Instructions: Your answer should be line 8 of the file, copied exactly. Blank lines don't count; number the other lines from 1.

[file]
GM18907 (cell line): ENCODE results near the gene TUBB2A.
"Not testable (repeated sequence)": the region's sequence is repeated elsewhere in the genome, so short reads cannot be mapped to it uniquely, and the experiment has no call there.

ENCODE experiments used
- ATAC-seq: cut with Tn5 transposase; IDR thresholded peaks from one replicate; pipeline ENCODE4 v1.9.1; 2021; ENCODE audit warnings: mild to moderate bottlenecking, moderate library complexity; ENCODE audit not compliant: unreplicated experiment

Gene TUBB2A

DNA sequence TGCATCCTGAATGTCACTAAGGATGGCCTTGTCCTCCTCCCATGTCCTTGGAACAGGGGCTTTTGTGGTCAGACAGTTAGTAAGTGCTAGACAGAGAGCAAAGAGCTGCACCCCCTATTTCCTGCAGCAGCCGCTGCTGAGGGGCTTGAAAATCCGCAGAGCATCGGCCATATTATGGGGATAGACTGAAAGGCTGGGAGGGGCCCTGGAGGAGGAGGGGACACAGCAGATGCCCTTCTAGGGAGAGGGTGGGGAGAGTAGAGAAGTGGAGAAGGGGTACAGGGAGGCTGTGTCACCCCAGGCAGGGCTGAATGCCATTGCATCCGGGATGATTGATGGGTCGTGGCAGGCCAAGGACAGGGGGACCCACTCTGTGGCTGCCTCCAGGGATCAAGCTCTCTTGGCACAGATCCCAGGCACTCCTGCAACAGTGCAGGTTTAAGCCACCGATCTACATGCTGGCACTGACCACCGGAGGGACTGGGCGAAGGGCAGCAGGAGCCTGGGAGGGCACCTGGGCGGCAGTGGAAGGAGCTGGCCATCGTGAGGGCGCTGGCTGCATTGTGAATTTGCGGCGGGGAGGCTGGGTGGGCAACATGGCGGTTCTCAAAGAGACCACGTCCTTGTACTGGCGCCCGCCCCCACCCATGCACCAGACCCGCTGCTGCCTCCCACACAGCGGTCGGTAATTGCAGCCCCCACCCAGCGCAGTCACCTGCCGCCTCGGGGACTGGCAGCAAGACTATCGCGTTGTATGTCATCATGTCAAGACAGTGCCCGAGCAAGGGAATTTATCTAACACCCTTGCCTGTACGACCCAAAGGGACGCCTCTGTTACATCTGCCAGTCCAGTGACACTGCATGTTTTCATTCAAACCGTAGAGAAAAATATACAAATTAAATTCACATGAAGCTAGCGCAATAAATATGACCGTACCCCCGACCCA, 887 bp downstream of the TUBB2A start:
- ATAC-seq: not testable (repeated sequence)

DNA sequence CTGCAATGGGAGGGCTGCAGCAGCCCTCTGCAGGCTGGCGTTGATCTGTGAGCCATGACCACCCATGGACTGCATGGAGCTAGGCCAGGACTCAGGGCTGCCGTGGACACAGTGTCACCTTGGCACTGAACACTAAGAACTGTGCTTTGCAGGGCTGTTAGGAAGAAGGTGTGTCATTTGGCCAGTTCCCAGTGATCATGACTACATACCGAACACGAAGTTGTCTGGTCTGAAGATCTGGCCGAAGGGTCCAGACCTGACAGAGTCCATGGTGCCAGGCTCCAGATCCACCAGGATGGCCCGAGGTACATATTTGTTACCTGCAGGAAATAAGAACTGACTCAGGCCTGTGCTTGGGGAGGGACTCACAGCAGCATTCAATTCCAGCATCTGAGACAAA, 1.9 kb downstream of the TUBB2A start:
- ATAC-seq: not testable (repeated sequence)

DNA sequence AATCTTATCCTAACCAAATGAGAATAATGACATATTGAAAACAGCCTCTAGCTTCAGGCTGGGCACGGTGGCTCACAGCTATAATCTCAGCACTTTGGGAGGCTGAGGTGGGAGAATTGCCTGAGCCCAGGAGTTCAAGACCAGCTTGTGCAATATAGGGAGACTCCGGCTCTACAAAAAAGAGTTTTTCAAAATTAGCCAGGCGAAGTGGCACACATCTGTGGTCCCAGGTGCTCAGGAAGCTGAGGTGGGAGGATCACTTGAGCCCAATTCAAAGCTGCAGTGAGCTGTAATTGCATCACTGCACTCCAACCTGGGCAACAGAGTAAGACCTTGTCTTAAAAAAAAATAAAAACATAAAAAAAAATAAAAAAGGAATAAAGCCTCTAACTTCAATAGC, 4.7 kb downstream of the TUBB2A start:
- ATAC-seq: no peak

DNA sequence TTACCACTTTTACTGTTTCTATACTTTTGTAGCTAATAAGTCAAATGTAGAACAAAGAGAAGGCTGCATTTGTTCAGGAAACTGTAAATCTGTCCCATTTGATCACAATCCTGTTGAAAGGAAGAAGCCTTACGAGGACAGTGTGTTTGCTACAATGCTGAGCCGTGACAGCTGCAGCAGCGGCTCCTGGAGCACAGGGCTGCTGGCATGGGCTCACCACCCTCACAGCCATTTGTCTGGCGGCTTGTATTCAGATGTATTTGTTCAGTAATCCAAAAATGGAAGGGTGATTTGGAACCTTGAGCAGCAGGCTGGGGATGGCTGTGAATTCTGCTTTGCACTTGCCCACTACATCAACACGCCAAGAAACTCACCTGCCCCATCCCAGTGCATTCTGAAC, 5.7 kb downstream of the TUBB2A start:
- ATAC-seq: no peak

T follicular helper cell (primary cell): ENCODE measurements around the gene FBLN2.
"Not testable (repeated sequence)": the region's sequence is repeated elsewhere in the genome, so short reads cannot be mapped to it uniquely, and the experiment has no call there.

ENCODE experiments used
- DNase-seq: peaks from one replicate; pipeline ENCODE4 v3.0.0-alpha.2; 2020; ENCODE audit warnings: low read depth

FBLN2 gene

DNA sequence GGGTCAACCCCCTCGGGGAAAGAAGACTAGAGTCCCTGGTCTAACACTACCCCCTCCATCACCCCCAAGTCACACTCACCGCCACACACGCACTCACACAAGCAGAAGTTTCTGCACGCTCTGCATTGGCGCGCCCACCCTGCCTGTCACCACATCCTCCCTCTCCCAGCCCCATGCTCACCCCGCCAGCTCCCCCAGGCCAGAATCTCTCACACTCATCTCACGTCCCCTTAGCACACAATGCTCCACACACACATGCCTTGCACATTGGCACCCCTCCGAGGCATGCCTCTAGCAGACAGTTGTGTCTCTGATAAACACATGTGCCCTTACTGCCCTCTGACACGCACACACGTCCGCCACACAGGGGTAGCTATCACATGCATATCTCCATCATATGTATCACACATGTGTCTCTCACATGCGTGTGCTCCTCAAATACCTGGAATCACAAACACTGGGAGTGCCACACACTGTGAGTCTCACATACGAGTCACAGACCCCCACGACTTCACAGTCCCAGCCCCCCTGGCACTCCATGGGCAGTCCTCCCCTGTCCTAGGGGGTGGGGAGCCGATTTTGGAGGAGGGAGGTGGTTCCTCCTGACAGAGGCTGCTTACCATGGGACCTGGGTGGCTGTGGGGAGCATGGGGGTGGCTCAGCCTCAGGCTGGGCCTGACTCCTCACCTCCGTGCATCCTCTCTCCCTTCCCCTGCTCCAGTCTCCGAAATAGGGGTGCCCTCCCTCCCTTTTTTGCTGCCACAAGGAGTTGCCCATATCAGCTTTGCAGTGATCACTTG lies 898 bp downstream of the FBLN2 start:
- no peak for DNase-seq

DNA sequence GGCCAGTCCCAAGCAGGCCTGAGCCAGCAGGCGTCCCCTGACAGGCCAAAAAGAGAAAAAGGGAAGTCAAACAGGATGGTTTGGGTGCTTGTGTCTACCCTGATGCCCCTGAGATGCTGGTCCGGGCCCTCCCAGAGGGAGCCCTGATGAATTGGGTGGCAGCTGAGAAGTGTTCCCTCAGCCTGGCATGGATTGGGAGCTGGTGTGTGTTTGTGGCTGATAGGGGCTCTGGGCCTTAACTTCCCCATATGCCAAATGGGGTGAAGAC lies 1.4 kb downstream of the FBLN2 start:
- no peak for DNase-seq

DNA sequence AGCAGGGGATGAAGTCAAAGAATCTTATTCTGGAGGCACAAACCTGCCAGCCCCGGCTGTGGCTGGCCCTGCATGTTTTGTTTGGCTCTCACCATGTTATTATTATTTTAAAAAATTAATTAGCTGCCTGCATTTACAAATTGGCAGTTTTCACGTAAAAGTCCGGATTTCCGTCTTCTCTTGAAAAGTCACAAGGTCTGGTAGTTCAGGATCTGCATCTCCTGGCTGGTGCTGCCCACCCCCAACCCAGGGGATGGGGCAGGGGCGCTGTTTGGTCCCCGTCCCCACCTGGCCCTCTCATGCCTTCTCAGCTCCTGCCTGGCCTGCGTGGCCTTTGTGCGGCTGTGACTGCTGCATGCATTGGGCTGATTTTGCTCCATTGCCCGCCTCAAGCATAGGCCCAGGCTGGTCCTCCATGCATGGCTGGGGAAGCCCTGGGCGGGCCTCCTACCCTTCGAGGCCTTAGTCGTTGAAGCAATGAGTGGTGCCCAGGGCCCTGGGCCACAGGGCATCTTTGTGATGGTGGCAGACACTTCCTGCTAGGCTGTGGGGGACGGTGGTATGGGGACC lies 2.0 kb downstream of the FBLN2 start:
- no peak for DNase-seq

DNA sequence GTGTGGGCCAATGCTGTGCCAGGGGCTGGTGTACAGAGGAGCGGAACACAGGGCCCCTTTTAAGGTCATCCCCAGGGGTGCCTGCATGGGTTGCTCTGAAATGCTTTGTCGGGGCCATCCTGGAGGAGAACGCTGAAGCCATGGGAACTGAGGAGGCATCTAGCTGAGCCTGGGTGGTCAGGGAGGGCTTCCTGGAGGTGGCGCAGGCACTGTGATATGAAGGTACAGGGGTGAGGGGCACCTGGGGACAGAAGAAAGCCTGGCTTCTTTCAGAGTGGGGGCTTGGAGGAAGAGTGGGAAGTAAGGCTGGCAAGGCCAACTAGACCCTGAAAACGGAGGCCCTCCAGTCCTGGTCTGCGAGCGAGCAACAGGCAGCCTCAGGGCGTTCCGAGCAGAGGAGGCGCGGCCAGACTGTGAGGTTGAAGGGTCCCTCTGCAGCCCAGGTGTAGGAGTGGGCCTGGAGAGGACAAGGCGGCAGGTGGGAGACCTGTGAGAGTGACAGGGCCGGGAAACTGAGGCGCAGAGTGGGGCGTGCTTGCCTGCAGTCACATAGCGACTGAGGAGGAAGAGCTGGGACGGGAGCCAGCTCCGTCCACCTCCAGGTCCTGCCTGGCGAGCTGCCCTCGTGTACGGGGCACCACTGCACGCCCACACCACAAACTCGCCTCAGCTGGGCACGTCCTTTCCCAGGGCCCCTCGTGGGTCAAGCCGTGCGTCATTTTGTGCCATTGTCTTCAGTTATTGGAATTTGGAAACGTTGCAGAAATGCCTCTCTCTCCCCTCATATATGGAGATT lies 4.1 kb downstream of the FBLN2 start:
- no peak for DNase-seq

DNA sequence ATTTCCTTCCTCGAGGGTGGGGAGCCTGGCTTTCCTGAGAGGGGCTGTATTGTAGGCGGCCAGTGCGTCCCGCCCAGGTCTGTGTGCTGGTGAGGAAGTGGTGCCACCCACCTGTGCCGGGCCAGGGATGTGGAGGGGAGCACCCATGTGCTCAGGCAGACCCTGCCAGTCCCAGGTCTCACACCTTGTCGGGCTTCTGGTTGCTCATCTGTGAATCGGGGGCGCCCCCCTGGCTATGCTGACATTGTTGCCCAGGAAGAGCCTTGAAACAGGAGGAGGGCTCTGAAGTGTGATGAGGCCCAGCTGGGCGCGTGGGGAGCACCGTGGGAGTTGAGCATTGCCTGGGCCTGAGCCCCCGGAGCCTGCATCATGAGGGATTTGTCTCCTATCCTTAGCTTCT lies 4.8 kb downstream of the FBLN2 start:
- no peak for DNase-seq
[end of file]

DNA sequence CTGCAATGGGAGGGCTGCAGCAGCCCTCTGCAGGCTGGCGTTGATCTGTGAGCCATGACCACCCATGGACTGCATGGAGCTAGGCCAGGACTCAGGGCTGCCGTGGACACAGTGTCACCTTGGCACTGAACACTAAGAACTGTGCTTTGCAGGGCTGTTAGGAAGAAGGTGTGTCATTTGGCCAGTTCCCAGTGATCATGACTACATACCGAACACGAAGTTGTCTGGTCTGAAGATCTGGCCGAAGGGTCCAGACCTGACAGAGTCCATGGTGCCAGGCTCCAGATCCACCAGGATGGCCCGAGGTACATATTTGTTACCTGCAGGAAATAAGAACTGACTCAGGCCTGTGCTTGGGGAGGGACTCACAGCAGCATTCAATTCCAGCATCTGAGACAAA, 1.9 kb downstream of the TUBB2A start: